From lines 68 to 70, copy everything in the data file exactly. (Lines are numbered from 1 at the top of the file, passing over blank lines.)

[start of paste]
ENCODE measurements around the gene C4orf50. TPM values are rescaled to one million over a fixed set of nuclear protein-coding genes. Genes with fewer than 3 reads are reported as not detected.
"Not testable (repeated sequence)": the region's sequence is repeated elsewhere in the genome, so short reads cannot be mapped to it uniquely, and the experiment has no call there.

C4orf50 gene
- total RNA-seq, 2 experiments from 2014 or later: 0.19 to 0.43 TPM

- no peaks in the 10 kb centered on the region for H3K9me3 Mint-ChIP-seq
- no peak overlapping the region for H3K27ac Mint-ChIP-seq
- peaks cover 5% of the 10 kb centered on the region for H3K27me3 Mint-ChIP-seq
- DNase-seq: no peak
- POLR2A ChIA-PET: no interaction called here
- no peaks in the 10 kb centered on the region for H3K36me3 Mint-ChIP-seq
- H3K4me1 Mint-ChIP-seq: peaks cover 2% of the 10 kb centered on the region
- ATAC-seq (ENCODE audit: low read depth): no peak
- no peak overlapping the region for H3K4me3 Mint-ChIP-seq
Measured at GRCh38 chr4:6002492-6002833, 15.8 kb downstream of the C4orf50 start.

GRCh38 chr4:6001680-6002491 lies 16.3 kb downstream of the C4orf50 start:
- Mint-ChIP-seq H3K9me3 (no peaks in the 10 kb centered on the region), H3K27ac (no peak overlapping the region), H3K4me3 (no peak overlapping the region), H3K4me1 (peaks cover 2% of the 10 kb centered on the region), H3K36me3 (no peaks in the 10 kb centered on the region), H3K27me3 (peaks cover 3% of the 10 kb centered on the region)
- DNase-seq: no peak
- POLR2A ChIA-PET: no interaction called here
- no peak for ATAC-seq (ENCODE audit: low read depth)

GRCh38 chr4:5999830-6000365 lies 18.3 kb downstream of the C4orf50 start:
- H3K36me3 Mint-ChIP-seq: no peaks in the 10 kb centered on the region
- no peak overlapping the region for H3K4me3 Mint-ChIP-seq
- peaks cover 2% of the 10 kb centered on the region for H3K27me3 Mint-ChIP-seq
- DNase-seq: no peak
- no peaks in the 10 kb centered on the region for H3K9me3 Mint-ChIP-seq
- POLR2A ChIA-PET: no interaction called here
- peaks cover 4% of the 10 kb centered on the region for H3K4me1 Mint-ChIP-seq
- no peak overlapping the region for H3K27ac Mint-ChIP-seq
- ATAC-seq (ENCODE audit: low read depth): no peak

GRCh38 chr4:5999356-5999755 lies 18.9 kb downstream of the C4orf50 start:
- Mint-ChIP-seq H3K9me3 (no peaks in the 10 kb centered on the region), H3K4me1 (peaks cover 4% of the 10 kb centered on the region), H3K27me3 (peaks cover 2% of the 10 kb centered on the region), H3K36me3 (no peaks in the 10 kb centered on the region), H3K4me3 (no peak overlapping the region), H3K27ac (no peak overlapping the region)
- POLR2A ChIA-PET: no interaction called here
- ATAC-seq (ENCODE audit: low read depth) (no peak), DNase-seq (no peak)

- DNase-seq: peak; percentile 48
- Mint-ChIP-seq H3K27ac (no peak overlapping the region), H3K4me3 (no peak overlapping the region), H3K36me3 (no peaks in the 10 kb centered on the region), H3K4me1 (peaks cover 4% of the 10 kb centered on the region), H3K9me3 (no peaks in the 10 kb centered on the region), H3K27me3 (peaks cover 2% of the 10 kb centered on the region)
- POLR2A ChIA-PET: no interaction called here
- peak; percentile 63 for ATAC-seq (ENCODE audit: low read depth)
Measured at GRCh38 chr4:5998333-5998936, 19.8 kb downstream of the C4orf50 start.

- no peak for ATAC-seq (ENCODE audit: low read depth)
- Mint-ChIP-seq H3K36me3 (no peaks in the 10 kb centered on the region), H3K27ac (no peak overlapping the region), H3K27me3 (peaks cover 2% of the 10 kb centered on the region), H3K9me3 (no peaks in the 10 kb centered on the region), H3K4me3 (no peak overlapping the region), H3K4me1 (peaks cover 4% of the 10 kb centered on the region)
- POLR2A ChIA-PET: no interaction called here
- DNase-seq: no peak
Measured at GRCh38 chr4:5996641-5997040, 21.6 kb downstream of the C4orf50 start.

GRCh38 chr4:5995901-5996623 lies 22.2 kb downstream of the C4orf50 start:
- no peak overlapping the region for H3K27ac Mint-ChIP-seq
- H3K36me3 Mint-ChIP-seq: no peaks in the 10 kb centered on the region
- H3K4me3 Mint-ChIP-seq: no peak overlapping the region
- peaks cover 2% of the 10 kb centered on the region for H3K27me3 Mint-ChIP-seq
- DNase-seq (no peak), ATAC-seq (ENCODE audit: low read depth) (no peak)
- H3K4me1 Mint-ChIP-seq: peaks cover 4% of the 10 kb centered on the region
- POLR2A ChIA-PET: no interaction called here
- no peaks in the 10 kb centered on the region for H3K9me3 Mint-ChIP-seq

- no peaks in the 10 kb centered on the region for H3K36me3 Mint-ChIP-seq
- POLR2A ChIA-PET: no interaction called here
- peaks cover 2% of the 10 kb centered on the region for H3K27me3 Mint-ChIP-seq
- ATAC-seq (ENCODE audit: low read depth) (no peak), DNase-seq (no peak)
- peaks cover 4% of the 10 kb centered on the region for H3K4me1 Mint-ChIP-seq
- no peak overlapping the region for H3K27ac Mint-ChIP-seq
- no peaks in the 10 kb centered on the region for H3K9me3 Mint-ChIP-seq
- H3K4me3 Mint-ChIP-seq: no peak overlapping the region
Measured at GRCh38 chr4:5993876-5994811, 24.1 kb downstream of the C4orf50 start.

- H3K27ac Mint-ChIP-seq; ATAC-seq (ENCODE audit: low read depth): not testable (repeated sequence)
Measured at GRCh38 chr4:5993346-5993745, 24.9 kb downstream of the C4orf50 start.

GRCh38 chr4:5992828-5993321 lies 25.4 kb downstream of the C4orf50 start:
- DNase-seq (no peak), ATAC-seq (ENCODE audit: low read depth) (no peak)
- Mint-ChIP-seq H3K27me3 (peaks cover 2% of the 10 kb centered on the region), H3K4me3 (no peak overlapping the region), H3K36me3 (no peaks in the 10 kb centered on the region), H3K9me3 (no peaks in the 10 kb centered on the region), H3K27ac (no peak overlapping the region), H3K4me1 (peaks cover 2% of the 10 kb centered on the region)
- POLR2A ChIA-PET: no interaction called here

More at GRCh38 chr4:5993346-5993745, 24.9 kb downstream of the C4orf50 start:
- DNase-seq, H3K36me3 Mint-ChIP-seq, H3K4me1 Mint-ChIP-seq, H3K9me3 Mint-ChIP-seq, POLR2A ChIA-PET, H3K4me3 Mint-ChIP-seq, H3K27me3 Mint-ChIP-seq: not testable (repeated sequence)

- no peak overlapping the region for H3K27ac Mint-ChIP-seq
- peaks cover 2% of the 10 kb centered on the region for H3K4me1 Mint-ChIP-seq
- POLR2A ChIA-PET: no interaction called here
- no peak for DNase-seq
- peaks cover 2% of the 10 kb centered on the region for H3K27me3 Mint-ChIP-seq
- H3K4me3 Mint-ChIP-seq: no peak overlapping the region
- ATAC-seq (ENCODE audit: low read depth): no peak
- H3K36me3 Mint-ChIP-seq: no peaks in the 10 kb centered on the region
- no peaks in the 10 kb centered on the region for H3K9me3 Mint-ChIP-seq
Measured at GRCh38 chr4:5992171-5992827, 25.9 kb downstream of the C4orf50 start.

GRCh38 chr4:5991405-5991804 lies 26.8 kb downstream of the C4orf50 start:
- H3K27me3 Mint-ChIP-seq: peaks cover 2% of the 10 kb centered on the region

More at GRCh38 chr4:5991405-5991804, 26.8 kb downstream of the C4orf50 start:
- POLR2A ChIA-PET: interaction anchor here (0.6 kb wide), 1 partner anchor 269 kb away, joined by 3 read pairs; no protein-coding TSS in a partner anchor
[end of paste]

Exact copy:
More at GRCh38 chr4:5993346-5993745, 24.9 kb downstream of the C4orf50 start:
- DNase-seq, H3K36me3 Mint-ChIP-seq, H3K4me1 Mint-ChIP-seq, H3K9me3 Mint-ChIP-seq, POLR2A ChIA-PET, H3K4me3 Mint-ChIP-seq, H3K27me3 Mint-ChIP-seq: not testable (repeated sequence)

- no peak overlapping the region for H3K27ac Mint-ChIP-seq